WASHINGTON (CN) – Digging himself in deeper, President Donald Trump continued on Tuesday undermining the Supreme Court defense of his order banning travel from six nations by tweeting that his message is “honest and unfiltered.”
Despite mounting criticism and concern, the president on Tuesday insisted the tweets he sends from his smartphone are his direct link to the American people.
“The FAKE MSM is working so hard trying to get me not to use Social Media,” he wrote on Twitter Tuesday morning. “They hate that I can get the honest and unfiltered message out.”
“Sorry folks, but if I would have relied on the Fake News of CNN, NBC, ABC, CBS, washpost or nytimes, I would have had ZERO chance winning WH,” he added later.
But his most provocative tweets of the week so far were unleashed Monday, when he assailed his own Justice Department for its legal strategy to defend his travel ban.
This after he lobbed unrestrained criticism at the mayor of London in the wake of a weekend vehicle-and-knife attack that left seven people dead.
“People, the lawyers and the courts can call it whatever they want, but I am calling it what we need and what it is, a TRAVEL BAN!” Trump tweeted on Monday.
A key part of the fight brewing in the nation’s highest court over Trump’s executive order is the intent behind it, with civil rights groups and states saying it is meant to keep Muslims from entering the country and the Trump administration insisting it is simply a matter of national security.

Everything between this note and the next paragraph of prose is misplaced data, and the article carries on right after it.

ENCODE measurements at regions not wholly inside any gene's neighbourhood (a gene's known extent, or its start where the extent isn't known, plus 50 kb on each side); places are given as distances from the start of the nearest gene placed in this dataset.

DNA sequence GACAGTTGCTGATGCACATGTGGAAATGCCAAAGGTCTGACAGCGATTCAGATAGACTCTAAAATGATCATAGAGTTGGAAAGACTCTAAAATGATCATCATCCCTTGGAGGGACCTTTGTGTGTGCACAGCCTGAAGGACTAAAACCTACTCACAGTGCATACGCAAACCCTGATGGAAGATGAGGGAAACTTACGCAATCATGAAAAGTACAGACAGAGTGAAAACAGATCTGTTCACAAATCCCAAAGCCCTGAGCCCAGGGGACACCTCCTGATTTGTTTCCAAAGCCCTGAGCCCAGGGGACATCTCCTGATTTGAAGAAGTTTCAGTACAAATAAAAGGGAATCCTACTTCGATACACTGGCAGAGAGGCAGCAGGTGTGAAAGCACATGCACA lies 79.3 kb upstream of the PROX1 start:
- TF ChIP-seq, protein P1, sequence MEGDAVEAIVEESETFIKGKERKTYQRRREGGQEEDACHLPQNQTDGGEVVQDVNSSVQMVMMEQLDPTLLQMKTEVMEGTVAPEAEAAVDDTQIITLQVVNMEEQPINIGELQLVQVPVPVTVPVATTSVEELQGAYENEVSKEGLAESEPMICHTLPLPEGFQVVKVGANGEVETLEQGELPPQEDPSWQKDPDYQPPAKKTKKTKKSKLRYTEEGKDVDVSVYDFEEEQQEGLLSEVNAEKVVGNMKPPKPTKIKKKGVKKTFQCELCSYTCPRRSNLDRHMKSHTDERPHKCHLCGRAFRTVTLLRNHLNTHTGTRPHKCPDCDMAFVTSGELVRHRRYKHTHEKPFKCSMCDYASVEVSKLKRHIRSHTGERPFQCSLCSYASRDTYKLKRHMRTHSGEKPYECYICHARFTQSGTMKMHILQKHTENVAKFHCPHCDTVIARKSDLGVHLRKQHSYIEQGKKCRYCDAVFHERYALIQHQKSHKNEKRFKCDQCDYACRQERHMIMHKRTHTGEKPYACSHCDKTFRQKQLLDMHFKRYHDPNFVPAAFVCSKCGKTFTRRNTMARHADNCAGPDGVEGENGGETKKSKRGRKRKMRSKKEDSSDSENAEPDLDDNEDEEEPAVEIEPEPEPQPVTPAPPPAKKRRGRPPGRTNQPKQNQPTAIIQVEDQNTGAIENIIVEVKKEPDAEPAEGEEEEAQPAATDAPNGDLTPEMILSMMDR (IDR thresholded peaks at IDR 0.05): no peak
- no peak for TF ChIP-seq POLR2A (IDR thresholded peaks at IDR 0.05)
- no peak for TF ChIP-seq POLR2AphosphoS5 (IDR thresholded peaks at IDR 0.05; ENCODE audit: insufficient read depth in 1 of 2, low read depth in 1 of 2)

Previous court decisions blocking the order have cited statements from Trump and his associates made about the policy, most notably a statement from former New York City Mayor Rudy Giuliani claiming the president asked him how to legally put in place the ban on Muslim immigration Trump called for in the campaign.
Trump administration lawyers have since attempted to downplay the importance of these statements, but the tweets Trump posted on Monday morning could undermine that effort, legal experts told Courthouse News.
“It’s hard to see how they help him and it seems pretty clear that they hurt him,” Michael Gerhardt, a constitutional law professor at the University of North Carolina said in an interview. “Obviously they reveal some, I guess, disconnect between Trump and the lawyers who are working for him and his administration. It undercuts some of the legal arguments they’ve been making and seems to support or reinforce some of the arguments made by the challengers.”
Immediately after Trump’s tweets, former Solicitor General Neal Katyal, who is on the legal team for Hawaii’s challenge, took to Twitter himself to thank the president for helping his case.
“It’s kinda odd to have the defendant in HawaiivTrump acting as our co-counsel,” Katyal tweeted on Monday. “We don’t need the help but will take it!”
Trump’s insistence on calling the order a “travel ban” in a string of tweets on Monday morning hearken back to his call during the presidential campaign for a “total and complete shutdown of Muslims entering the United States,” said Michael Dorf, a law professor at Cornell University.